Thursday, 2 January 2014
THE FORGOTTEN ART OF COMICBOOK LETTERING...
Imagine, if you will, that a new computer programme is made available, enabling anyone to replicate the style of any cartoonist or comic strip artist of the past or present (or even a new style), and which offers poses and character types which can be used to produce pages of sequential art in either the humour or adventure strip medium. (And, for all I know, perhaps it already exists.)
Anybody who has ever dreamt of producing their own comic strips would suddenly be able to do so, with the result that writers would no longer be dependent on artists as they'd be capable of completing the entire strip from start to finish all by themselves. Of course, it wouldn't happen overnight, but, eventually, many traditional-type cartoonists and artists (which is not to imply that the two titles are mutually exclusive) would inevitably find demand for their services diminishing to the point of redundancy.
People who could 'draw a bit', but were never quite good enough for professional publication ('though it never seemed to hinder some people on The DANDY) would be enabled, by computer technology, to elevate their work to the required standard and offer it at reduced rates to publishers desperate to save a bob or two in a world of spiralling costs and diminishing circulation.
Actual artists might be able to discern the derivative and less than spontaneous nature of strips produced in such a fashion, but the majority of readers wouldn't (or, indeed, even care about it if they could), so the fact that many a comics contributor could potentially find themselves being robbed of their livelihood would hardly be of any concern to the consumer.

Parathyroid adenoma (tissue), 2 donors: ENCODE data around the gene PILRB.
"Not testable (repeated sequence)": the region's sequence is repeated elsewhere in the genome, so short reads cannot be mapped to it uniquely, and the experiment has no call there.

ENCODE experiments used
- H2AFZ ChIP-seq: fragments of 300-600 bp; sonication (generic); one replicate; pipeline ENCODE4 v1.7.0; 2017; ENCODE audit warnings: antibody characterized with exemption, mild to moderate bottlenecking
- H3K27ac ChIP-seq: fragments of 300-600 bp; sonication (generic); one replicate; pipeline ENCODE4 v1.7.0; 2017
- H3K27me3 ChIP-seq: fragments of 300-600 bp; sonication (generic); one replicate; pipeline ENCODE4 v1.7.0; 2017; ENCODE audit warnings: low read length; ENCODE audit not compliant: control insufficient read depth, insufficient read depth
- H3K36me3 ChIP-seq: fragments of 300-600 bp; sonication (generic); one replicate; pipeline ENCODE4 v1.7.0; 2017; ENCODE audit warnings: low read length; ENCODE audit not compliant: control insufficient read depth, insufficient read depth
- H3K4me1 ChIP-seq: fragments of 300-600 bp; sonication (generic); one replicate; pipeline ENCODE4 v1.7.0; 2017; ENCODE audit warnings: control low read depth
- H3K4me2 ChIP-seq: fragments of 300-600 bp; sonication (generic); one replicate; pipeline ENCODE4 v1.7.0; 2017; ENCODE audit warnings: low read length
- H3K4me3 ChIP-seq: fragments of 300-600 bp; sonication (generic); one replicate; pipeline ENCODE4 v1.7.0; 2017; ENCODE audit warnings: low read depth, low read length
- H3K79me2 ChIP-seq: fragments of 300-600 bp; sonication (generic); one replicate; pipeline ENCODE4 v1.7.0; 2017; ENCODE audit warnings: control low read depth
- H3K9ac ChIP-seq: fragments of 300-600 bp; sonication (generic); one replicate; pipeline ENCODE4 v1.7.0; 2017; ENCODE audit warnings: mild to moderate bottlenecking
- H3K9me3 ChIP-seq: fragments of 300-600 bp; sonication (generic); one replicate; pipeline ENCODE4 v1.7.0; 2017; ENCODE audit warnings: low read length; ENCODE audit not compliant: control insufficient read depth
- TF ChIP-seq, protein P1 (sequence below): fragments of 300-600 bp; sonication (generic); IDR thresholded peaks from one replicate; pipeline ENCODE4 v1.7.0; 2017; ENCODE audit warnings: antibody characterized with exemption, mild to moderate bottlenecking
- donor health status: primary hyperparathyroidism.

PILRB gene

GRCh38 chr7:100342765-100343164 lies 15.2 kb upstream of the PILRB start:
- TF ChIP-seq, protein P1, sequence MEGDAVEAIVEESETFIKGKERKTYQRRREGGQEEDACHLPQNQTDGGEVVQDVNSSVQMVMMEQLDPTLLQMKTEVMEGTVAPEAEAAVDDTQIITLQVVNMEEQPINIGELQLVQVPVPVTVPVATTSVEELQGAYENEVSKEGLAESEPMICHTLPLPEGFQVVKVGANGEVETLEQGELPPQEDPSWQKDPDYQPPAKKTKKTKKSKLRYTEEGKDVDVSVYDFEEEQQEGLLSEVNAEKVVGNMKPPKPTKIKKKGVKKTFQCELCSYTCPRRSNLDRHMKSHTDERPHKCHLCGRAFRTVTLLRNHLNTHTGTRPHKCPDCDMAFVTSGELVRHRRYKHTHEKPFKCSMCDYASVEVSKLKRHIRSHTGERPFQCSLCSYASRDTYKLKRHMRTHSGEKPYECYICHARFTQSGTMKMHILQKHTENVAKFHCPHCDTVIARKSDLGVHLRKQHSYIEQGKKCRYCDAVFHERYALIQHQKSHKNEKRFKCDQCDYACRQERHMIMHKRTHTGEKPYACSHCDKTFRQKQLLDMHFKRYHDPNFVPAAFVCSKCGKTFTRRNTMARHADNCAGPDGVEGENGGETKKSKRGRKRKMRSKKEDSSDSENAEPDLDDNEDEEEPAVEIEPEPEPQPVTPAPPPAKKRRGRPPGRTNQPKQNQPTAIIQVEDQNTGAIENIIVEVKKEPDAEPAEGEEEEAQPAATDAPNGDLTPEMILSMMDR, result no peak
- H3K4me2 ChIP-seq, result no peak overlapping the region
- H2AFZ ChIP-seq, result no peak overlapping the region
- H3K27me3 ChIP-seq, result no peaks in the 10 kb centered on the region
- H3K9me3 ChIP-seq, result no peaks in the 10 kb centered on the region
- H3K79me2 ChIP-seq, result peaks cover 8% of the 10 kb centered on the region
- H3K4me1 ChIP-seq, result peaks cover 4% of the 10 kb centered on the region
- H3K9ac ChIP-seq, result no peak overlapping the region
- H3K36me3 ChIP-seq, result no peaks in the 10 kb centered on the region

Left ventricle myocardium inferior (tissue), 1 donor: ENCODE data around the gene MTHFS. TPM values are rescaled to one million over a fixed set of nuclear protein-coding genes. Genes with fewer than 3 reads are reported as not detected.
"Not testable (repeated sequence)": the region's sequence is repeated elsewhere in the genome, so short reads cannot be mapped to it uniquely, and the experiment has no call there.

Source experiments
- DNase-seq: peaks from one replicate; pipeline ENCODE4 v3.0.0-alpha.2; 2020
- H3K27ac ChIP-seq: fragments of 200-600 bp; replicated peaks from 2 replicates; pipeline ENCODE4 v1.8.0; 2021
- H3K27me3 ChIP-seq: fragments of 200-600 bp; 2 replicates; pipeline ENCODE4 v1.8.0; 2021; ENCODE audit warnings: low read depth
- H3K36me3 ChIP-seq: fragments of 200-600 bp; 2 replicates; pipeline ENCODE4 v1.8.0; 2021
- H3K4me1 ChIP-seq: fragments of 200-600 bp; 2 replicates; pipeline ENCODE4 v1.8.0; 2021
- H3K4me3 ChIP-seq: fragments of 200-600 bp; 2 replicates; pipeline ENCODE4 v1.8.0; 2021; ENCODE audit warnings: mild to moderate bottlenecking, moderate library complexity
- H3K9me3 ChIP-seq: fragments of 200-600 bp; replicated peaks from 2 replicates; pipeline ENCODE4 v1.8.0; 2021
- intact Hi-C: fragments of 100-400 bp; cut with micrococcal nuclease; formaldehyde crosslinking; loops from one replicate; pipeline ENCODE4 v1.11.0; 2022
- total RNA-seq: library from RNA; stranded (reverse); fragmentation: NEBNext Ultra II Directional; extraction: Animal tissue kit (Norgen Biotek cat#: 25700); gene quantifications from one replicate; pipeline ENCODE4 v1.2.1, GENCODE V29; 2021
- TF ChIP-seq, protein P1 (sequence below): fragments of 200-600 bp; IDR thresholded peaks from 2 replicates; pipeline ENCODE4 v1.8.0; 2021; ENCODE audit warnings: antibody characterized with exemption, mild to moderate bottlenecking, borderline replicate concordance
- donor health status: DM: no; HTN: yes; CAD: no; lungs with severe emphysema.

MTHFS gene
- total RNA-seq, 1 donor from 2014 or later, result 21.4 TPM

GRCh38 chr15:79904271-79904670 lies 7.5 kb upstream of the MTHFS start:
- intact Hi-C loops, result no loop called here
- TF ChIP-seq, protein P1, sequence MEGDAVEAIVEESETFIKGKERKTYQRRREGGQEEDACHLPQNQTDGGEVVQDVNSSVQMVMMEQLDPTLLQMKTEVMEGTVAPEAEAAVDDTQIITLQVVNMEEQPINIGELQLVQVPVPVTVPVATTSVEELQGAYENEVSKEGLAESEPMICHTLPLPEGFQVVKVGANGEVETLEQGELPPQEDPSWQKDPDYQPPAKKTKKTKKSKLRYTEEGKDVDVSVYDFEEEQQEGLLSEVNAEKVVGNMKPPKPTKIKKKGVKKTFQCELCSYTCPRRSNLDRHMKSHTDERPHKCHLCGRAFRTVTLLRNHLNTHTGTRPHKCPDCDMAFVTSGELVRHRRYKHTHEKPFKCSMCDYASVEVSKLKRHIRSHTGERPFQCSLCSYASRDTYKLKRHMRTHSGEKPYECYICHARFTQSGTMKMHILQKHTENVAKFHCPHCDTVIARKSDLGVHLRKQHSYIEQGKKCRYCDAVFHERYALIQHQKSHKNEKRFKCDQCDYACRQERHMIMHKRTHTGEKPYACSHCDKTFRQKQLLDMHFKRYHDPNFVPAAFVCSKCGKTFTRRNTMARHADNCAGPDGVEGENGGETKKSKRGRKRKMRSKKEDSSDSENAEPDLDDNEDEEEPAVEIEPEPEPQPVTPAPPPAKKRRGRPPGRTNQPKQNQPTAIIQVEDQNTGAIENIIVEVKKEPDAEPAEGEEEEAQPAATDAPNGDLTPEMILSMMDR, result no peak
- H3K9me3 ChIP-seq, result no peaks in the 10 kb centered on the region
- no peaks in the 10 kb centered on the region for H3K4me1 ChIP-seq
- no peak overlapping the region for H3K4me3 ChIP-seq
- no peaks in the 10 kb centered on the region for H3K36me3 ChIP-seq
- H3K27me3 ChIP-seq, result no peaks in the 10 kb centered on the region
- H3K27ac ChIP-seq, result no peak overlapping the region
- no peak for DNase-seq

That's progress - or so it's said.
Sadly, that's exactly what happened to another art form in the world of comicbooks some years back - the art of lettering. And don't be fooled - it is (or can be) an art in itself, despite it being looked upon by many as a lesser skill in the pecking order of prerequisite powers in the production of published comic periodicals. Nowadays, anyone with access to computer font programmes can letter comic strip pages, which, to the untrained eye, look just as good as good as those lettered by the likes of ARTIE SIMEK, SAM ROSEN, IRA SCHNAPP, or anyone else you care to mention.
One thing, though, that many practitioners of modern-day lettering have been unable to master is the placement of speech balloons and captions in a way that complements the art and aids in the reading of the page in a pleasing and 'natural' manner. I've lost count of the times I've picked up a comic with computer-font lettering and been appalled by the way in which the art has been obscured by the clumsy positioning of text and sound effects.
As I've said elsewhere, I don't have a problem with 'actual' hand-letterers putting their own styles onto computer programmes for their own use if it makes things easier for them. After all, they've earned their stripes and are still utilizing the same artistic sensibilities as previously. However, now that practically anyone with a computer who can afford to purchase the necessary programmes can set themselves up as a 'letterer', the 'art' has been taken out of the process and it has been diminished in some way.
No doubt there'll be a few cartoonists and artists who think I'm overstating the case and that my antipathy towards computer calligraphy is down to 'sour grapes' on my part. Although, should the same thing ever happen to them, you'd soon hear them whistling a very different tune.
Any thoughts on the matter?
Posted by Kid at Thursday, January 02, 2014